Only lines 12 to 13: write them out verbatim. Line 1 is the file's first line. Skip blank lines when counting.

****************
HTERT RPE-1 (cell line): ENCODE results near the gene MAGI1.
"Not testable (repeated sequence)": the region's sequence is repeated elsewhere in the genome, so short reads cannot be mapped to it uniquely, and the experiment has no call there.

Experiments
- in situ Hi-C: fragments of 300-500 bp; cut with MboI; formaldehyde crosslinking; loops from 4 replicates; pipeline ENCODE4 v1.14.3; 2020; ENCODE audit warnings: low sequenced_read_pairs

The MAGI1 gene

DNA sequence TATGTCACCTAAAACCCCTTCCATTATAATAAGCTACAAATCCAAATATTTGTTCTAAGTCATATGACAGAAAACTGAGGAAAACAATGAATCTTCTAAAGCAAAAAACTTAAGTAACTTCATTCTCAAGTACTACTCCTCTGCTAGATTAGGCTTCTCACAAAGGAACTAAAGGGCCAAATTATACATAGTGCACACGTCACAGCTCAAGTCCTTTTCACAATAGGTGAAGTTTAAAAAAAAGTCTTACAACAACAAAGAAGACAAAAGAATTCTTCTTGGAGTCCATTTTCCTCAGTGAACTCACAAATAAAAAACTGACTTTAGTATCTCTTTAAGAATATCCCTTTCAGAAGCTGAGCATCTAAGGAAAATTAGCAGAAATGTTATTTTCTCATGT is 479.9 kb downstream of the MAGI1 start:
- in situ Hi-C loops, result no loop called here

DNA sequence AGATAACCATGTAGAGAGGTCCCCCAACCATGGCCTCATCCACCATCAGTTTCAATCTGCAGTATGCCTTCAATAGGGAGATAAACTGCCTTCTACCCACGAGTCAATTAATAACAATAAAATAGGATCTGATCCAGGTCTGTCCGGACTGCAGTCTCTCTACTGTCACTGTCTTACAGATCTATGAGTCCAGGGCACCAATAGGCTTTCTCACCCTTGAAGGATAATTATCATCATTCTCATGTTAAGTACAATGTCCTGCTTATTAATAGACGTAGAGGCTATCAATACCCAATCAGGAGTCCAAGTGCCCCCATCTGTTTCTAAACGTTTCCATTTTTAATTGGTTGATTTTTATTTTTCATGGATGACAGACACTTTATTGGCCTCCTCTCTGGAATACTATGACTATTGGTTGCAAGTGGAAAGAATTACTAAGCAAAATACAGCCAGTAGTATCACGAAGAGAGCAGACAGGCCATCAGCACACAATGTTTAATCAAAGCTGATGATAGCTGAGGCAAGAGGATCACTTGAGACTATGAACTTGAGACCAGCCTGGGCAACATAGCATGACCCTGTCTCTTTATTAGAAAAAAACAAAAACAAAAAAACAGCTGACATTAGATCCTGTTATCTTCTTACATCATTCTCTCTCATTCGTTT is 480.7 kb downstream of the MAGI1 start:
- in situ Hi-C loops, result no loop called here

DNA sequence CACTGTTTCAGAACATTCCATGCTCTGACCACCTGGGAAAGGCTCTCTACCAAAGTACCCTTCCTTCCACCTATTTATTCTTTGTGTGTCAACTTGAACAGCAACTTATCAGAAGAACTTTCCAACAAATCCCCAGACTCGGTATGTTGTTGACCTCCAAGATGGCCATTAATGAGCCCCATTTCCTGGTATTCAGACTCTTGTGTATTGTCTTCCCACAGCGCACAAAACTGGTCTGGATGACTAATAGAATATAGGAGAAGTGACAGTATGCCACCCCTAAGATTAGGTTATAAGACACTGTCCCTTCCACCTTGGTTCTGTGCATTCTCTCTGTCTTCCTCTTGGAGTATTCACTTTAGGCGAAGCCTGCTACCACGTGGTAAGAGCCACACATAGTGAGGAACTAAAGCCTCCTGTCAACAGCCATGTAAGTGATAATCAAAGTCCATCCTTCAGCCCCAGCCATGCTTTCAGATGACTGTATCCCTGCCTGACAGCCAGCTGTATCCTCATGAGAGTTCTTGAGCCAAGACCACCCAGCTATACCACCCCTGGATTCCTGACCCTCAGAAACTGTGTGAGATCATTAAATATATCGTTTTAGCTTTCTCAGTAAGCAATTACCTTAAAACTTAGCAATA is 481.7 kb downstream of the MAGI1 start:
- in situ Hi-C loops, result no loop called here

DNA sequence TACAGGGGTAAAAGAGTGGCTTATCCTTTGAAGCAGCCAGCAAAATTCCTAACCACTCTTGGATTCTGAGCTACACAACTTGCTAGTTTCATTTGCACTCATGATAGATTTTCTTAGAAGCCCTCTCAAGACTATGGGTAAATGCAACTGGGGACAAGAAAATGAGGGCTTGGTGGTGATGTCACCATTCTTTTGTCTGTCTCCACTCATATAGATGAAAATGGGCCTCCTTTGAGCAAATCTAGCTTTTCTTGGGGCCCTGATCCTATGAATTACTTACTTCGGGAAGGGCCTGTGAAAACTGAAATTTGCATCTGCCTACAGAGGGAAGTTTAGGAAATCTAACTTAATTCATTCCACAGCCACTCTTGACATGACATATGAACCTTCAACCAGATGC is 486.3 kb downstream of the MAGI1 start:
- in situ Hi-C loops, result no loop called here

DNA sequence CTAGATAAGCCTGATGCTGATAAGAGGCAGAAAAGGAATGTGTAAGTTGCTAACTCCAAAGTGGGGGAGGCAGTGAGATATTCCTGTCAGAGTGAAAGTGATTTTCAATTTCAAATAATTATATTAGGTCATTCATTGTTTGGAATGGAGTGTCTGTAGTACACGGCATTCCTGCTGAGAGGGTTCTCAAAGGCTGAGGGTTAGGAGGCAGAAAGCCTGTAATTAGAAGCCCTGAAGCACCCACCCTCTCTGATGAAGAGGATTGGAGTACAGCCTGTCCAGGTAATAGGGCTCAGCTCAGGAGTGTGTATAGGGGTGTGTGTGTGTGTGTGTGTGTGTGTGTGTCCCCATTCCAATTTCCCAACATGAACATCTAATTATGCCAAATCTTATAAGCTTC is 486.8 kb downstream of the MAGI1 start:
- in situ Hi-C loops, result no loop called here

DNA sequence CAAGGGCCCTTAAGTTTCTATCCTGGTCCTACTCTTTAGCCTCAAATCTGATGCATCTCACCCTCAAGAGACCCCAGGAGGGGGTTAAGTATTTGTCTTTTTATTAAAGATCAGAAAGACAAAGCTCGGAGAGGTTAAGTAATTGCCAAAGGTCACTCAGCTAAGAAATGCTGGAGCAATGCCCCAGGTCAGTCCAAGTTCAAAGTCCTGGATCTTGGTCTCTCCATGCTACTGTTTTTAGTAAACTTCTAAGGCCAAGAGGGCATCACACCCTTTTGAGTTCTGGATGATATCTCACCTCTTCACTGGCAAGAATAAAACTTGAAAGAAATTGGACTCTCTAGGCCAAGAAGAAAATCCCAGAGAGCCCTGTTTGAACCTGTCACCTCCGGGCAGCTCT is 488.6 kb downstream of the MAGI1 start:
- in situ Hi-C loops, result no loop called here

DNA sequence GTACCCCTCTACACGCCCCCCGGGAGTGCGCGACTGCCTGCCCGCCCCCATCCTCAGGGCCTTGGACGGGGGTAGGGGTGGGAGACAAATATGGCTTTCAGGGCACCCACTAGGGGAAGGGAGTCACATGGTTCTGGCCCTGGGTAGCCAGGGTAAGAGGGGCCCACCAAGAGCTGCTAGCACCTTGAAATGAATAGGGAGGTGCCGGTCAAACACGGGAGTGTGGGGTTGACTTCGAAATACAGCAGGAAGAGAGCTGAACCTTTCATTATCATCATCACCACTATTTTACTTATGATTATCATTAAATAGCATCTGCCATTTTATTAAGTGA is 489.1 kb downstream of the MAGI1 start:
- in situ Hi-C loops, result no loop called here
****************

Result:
DNA sequence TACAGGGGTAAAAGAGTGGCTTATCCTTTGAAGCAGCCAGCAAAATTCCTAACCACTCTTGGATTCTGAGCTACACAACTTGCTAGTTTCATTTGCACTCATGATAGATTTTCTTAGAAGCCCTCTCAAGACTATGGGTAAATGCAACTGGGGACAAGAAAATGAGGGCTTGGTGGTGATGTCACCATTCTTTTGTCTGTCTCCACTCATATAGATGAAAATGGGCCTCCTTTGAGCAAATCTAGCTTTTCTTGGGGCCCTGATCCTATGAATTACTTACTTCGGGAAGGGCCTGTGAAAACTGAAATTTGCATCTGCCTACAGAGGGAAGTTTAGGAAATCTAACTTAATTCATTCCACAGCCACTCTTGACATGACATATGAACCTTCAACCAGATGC is 486.3 kb downstream of the MAGI1 start:
- in situ Hi-C loops, result no loop called here